Both men were beneficiaries of voter protests on Tuesday against the Washington status quo - one protest harmless, the other insidious. The benign vote went to Judd, who won 41 percent of the ballots against President Obama in West Virginia's Democratic presidential primary. It was an embarrassment for the president but purely symbolic. The more worrisome protest vote benefited Mourdock, who bested six-term Sen. Richard Lugar in the Indiana Republican primary. That election has the potential to make the already broken system in Washington more caustic and less functional.
Mourdock, a geologist by trade, is the Indiana state treasurer. Perennial candidate Judd, who goes by the nickname "Dark Priest" and has an extremely long mullet, lists himself as a past member of the Federation of Super Heroes and is doing time for making threats at the University of New Mexico.
Yet the two men are equally irrational in their plans for changing Washington. And the two are equally likely to succeed with these plans, which is to say they have no chance at all.
Judd wants voting rights for incarcerated felons, and he proposes to abolish the income tax and fund the government with "free money." Mourdock's solution is just as implausible: an end to bipartisanship and compromise. "One side or the other has to win this argument," he said the day after his primary victory, adding that "the highlight of politics, frankly, is to inflict my opinion on someone else."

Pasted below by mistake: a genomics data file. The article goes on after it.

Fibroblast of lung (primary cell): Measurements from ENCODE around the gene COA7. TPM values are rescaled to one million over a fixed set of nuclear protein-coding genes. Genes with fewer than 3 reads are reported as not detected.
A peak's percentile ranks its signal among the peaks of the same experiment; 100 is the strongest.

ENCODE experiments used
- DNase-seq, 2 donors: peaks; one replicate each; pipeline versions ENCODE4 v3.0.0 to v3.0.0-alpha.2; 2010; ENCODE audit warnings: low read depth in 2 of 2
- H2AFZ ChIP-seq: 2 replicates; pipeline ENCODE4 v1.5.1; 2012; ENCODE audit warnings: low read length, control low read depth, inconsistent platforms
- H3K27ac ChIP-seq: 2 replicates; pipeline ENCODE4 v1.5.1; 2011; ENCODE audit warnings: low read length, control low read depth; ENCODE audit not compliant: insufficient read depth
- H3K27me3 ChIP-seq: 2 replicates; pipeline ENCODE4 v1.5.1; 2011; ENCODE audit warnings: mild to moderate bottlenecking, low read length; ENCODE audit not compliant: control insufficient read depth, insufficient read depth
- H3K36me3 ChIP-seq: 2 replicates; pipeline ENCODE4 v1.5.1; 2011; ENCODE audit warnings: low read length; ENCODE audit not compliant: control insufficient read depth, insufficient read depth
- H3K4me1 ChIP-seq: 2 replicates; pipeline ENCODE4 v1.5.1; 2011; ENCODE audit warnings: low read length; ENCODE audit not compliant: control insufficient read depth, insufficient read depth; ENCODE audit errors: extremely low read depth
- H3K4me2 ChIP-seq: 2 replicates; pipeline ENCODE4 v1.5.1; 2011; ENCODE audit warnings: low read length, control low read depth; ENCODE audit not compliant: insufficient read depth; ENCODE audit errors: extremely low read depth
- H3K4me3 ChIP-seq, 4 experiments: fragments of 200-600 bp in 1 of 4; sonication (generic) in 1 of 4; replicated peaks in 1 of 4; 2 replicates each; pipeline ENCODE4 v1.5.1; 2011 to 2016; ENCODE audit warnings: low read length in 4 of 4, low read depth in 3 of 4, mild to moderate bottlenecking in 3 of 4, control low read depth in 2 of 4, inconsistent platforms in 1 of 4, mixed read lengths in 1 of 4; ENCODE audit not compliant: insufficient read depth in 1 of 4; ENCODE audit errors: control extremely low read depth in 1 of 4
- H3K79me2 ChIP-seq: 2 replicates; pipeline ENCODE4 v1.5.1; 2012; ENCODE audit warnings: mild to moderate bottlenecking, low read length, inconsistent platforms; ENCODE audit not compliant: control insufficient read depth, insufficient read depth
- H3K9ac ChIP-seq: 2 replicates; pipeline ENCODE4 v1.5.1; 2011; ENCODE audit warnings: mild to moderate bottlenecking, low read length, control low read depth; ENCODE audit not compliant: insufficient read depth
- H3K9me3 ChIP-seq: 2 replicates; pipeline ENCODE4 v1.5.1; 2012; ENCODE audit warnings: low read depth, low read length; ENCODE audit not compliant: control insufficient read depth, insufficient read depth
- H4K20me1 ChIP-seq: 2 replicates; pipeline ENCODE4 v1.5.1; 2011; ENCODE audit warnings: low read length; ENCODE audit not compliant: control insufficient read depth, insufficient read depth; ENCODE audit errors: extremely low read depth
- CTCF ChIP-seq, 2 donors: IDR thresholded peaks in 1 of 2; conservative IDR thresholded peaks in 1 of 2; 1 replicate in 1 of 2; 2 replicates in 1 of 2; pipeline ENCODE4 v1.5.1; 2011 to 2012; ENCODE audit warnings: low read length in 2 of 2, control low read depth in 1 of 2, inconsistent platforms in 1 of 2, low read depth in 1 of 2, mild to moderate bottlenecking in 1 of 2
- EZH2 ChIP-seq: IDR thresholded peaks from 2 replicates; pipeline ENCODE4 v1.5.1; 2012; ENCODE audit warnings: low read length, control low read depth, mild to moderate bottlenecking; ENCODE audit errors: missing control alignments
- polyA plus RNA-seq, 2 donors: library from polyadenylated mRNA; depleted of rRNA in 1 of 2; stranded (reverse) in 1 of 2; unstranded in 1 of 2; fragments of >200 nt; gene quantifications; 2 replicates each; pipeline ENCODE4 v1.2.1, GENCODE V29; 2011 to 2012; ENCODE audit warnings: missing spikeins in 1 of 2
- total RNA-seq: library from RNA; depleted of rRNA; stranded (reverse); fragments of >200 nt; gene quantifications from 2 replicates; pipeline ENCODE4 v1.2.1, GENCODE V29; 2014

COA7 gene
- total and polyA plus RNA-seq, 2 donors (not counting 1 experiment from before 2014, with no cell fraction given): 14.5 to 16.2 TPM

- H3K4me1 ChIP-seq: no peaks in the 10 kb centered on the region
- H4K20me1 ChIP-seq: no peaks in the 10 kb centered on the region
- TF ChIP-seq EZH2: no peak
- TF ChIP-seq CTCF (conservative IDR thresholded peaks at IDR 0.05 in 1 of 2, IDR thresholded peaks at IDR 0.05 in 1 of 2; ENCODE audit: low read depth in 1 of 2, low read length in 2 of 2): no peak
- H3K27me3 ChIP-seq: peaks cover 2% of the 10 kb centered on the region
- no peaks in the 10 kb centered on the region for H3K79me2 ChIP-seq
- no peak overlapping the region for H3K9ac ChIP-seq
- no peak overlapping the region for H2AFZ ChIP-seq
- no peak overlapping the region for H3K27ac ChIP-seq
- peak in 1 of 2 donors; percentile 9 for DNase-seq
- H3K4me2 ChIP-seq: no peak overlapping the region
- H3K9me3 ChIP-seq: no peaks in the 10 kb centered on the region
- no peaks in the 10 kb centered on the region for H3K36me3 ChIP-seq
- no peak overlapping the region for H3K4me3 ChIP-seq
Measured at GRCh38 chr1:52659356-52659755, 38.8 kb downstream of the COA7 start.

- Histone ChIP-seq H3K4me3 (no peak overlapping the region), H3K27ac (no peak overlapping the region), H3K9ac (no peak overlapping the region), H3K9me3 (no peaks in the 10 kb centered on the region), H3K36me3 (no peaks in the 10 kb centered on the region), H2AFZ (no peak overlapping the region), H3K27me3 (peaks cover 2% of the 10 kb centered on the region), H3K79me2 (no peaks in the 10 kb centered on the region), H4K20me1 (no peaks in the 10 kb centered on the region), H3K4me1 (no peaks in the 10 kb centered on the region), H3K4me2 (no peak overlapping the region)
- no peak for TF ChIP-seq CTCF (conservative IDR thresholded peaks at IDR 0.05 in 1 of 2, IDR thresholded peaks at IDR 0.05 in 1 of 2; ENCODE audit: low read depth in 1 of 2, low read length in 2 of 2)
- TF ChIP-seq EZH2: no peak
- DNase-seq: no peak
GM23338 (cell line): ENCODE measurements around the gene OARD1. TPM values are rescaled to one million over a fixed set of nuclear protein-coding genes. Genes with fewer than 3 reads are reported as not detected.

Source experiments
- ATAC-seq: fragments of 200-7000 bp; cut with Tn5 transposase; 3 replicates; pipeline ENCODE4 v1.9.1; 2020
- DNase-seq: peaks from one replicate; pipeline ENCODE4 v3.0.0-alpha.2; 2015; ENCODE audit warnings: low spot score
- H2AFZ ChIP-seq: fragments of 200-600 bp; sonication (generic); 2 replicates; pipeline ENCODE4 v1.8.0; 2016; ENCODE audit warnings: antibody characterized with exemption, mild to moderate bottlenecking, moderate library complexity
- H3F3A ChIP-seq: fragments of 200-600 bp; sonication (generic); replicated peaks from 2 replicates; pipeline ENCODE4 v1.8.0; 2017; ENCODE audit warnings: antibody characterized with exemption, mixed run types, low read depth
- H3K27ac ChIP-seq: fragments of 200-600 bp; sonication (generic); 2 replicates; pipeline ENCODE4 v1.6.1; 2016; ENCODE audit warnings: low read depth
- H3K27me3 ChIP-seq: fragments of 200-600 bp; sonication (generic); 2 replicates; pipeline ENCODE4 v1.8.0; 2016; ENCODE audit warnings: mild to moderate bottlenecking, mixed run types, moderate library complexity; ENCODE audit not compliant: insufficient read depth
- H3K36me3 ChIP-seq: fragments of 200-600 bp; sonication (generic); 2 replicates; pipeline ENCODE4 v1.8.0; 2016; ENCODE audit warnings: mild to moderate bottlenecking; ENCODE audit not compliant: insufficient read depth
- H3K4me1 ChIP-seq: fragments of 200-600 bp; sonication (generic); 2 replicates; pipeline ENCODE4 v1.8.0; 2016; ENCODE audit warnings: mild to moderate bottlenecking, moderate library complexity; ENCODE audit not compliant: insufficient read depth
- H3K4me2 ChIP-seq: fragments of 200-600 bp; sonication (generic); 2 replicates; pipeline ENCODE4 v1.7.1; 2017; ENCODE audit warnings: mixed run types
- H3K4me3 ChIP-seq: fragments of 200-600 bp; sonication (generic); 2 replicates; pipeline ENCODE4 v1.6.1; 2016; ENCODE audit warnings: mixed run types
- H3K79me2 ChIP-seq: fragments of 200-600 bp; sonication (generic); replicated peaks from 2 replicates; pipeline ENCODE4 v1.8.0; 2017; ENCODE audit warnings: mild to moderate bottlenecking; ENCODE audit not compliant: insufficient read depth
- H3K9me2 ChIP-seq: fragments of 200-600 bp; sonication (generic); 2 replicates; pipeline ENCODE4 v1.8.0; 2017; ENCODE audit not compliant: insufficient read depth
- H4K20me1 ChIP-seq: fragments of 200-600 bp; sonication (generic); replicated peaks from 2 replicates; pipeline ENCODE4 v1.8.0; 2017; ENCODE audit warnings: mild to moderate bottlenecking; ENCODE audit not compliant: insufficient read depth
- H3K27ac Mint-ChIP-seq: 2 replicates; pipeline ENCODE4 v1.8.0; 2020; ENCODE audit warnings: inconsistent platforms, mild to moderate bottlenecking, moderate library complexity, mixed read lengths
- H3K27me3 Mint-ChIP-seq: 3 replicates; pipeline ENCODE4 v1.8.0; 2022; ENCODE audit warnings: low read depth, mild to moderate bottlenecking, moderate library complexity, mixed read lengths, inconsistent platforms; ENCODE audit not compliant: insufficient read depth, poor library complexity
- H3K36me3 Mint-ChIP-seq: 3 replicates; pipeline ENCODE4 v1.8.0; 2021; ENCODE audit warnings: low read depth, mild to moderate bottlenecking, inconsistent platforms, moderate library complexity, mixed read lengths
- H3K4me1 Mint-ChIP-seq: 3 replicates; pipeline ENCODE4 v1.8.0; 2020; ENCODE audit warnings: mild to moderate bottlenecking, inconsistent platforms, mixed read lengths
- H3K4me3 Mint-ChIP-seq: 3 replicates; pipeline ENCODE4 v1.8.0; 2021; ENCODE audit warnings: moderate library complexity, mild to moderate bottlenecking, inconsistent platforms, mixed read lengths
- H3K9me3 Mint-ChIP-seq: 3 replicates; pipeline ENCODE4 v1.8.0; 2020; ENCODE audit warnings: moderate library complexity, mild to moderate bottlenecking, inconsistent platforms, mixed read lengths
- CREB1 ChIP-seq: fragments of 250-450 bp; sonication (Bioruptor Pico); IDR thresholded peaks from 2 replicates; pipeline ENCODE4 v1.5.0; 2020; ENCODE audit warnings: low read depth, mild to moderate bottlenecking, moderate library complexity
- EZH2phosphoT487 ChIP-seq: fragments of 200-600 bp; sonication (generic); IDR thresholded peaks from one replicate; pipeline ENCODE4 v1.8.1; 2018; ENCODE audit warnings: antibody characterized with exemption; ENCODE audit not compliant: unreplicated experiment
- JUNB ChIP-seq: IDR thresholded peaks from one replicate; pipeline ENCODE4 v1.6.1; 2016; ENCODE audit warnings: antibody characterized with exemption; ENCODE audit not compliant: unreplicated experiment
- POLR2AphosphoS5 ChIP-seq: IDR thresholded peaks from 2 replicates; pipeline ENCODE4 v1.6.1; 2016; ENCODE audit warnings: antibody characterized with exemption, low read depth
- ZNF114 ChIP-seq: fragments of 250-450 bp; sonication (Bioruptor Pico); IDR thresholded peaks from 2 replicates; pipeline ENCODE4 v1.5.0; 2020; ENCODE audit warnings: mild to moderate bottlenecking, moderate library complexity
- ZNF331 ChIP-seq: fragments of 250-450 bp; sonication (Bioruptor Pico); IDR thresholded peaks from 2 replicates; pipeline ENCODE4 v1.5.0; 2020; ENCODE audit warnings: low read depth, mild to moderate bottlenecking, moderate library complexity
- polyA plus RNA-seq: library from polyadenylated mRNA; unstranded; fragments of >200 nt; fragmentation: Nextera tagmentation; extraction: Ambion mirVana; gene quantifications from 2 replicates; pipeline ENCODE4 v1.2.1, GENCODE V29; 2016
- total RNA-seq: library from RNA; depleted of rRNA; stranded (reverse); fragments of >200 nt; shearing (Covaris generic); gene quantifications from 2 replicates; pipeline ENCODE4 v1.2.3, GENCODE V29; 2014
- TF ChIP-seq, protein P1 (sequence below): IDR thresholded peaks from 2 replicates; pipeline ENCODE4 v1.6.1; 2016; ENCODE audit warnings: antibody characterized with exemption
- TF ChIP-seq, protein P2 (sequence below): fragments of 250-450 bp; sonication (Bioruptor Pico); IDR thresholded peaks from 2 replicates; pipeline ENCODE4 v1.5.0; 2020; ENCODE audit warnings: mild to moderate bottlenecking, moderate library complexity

That Indiana voters would make such a protest statement is understandable. These are hard times, and Americans correctly perceive that the federal government has become unable to deal with problems big and small. But the Hoosiers' proposed cure - sending to Washington an ideologue who calls for confrontation over compromise - will just make the illness worse.
Over the last couple of decades, and particularly since 1994, both parties have been sending increasingly disagreeable characters to Washington.
Washington Post pollster Jon Cohen has documented, Republicans are far more likely than Democrats to say that the economy is in bad shape and that Obama could do more to lower gas prices. During the Bush years, it was the reverse. As recently as the 1990s, there was no such partisan divide on the economy.
Mourdock prevailed in part because he ridiculed Lugar for living in the Washington area. But this history student should know that's how it was done for most of our history. The lawmakers who beat the Nazis, won the Cold War and led the nation to economic dominance didn't do three-day workweeks in the capital and jet home on weekends; they got to know each other and learned to work with each other.
It is Mourdock who is outside the tradition envisioned by the Framers. If he thinks the way to success in Washington is to banish collegiality in favor of confrontation, he might as well grow a mullet and join the Federation of Super Heroes. It will work equally well.
Dana Milbank's email address is email@example.com.